The show was given tryouts at several upstate New York cities and in Montreal, Canada.[1] For the original Broadway production in 1906, producer Charles Dillingham made theatrical history by placing in front of the Knickerbocker Theater a revolving red windmill powered and lit by electricity. This was Broadway's first moving illuminated sign. The Broadway production closed on June 29, 1907, before touring.[1]

A 1927 silent movie version starred Marion Davies and was directed by Roscoe "Fatty" Arbuckle under the pseudonym of William Goodrich. The situation of Gretchen and the Captain is retained from the operetta, but it is made a subplot. Davies' character was invented for the film.

The operetta was revived on October 16, 1945, opening at the Ziegfeld Theatre, and running for 531 performances. It was produced by Hunt Stromberg Jr. featured Michael O'Shea, Eddie Foy Jr., Juli Lynne Charlot, Eddie Dew, Charles Collins, Odette Myrtil and Hal Price.[2]

RecordingsEdit

Decca Records recorded six selections (on three 10-inch 78-RPM records) in 1945. The recording featured Eileen Farrell, Wilbur Evans, and Felix Knight with a chorus and orchestra conducted by Jay Blackton. This album was reissued on one side of a 12-inch Lp (Babes in Toyland was on the reverse) in 1957. This edition stayed in print until 1969. After a long absence from the catalogue, Decca Broadway reissued the complete album on CD (again paired with Babes) in 2002.

Also in 1945, RCA Victor issued an album based on the hit Broadway revival but using studio singers (and Al Goodman's orchestra) instead of the Broadway cast. These eight highlights were issued on Lp by RCA Victor (1951) and on their budget label RCA Camden (1958) but have been unavailable in any format since 1960.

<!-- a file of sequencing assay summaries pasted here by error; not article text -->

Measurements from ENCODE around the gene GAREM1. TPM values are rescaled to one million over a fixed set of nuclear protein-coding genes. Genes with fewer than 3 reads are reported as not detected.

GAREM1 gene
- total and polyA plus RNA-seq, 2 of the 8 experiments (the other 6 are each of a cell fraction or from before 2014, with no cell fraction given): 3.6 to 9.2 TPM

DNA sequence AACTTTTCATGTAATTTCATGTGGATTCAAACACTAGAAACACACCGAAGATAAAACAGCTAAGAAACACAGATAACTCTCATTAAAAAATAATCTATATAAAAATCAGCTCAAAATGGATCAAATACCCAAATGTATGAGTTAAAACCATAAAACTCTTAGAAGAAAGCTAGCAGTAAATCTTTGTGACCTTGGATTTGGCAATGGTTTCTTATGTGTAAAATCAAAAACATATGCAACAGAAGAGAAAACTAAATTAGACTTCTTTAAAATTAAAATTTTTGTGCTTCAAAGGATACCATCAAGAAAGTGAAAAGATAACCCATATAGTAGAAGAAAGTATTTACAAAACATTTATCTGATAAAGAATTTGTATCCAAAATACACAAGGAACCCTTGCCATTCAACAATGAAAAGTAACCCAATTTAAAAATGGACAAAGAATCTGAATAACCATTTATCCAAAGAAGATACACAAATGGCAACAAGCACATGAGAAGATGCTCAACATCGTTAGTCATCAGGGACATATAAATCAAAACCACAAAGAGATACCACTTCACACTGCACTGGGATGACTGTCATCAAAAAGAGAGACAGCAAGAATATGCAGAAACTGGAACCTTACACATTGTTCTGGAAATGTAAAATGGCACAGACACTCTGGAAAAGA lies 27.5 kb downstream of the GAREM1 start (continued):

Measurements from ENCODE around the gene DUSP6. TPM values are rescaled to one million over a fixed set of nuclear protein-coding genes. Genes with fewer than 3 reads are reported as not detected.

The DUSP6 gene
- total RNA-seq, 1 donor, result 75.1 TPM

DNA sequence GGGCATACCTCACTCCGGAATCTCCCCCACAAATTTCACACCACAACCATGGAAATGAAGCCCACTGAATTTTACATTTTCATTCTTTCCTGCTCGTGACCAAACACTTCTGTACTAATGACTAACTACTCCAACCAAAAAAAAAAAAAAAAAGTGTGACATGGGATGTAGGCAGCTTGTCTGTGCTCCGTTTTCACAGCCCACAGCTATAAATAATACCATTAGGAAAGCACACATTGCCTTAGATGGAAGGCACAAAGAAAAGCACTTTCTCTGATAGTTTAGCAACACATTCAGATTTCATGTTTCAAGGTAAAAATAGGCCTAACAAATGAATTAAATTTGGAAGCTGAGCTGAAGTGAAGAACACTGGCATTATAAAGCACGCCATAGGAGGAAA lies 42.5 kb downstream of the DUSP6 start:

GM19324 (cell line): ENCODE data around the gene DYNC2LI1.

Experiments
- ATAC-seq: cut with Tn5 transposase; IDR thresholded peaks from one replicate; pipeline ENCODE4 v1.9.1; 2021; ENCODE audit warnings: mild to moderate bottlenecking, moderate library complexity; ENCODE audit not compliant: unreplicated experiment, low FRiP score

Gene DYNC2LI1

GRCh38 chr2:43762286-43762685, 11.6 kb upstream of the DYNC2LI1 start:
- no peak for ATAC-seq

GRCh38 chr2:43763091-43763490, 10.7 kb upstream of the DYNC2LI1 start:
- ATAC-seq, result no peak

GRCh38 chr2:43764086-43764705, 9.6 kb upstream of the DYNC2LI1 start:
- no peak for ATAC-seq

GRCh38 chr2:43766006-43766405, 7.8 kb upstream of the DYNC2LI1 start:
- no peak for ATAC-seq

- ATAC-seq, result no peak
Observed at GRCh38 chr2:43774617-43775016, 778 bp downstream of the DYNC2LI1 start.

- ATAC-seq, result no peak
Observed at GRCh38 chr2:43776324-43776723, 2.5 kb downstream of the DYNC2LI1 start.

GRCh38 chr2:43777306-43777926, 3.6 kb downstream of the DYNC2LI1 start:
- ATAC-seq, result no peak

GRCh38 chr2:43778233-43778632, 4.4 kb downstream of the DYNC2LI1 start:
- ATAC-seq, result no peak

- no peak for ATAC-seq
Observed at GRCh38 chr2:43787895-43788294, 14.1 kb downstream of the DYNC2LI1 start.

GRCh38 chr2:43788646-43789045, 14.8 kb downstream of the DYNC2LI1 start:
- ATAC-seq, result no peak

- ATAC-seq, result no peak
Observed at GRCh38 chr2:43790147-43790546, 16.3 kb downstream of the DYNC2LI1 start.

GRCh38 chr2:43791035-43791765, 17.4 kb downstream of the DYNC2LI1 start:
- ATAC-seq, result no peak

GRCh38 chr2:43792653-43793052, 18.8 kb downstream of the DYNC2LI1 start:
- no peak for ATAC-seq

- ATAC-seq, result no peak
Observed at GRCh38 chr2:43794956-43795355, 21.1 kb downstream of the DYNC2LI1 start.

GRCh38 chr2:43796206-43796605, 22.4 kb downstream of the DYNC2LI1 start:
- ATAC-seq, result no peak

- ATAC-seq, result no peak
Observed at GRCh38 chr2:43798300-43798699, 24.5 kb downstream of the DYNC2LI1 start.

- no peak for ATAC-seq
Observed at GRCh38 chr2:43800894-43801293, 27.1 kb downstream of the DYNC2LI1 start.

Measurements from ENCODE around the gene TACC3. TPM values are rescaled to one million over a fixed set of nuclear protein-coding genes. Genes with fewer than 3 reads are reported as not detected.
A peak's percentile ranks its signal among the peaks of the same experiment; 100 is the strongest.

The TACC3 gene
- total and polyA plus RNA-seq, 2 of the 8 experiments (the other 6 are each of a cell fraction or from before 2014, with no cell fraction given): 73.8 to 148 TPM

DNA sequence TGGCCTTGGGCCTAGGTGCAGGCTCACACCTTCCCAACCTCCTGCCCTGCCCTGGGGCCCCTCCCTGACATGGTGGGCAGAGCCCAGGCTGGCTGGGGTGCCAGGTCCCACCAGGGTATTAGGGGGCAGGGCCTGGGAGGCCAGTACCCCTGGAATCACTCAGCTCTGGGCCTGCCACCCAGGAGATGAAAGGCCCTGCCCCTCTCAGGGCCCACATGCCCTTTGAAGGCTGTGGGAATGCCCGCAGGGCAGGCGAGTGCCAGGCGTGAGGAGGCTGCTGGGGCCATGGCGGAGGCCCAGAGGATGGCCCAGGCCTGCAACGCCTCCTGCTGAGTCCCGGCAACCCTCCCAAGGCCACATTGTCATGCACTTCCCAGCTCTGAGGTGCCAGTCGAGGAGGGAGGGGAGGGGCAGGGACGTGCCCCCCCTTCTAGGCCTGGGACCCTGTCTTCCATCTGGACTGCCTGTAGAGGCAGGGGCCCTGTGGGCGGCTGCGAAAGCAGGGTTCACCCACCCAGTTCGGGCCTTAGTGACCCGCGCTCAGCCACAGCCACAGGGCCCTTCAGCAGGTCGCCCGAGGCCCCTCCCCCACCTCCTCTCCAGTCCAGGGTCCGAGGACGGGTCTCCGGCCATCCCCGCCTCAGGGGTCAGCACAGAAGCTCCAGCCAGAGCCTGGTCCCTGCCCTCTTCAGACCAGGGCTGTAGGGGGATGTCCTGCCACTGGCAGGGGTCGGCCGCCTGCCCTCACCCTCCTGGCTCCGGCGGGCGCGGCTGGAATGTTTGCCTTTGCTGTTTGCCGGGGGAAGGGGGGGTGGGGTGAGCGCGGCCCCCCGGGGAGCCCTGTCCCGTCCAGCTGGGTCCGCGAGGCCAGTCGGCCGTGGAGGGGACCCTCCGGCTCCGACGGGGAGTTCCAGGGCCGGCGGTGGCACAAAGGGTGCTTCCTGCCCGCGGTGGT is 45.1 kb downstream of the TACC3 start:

A Capitol album starring Gordon MacRae was issued as part of a series of recordings based on MacRae's popular Railroad Hour program, which featured potted operettas and musicals. It was conducted by Carmen Dragon. The first release in 1954 was a 10-inch LP [Capitol Records L-530, and FBF-530 (2xEP Box-Set]. It was reissued in 1955 on one side of a 12-inch LP with Naughty Marietta on the reverse [Capitol T-551]. This version was released on CD in 2008 as The Music of Victor Herbert (Anteater Records AECD-1004), along with selections from Naughty Marietta and Sweethearts.[3]

A stereo recording was made by Reader's Digest for their 1963 album Treasury of Great Operettas. Each of the 18 operettas in the set is condensed to fill one LP side. The Red Mill selections from Reader's Digest have also been re-released on CD.

In the 1920s, Chandler Goldwaithe "recorded" selections from The Red Mill on a paper roll for use in an E. M. Skinner player organ. A CD of this roll playing on a 1929 Skinner organ was released by JAV Recordings in 2001.

In 2001 the Ohio Light Opera (OLO) commissioned a new critical edition of the opera from Quade Winter, based on the composer's original manuscripts in the Library of Congress. A complete recording of this edition by OLO was issued by Albany Records the same year.[4]

NotesEdit

  1. ^ a b "Stage manager's record of The Red Mill (1906–1908)", New-York Historical Society, accessed September 1, 2019
  2. ^ "The Red Mill" (1945), Internet Broadway Database, accessed April 24, 2013
  3. ^ "The Red Mill > Studio Cast (Gordon MacRae)", Castalbums.org, 2013, accessed April 18, 2014
  4. ^ The Red Mill, Albany Records CD #TROY492-93, June 16, 2013

ReferencesEdit

External linksEdit